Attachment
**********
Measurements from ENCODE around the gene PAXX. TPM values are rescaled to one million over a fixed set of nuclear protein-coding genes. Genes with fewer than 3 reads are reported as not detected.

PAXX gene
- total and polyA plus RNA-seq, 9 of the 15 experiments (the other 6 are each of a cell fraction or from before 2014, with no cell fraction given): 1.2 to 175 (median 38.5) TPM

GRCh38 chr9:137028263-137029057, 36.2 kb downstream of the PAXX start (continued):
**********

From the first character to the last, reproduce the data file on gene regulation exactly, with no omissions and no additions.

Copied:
Measurements from ENCODE around the gene PAXX. TPM values are rescaled to one million over a fixed set of nuclear protein-coding genes. Genes with fewer than 3 reads are reported as not detected.

PAXX gene
- total and polyA plus RNA-seq, 9 of the 15 experiments (the other 6 are each of a cell fraction or from before 2014, with no cell fraction given): 1.2 to 175 (median 38.5) TPM

GRCh38 chr9:137028263-137029057, 36.2 kb downstream of the PAXX start (continued):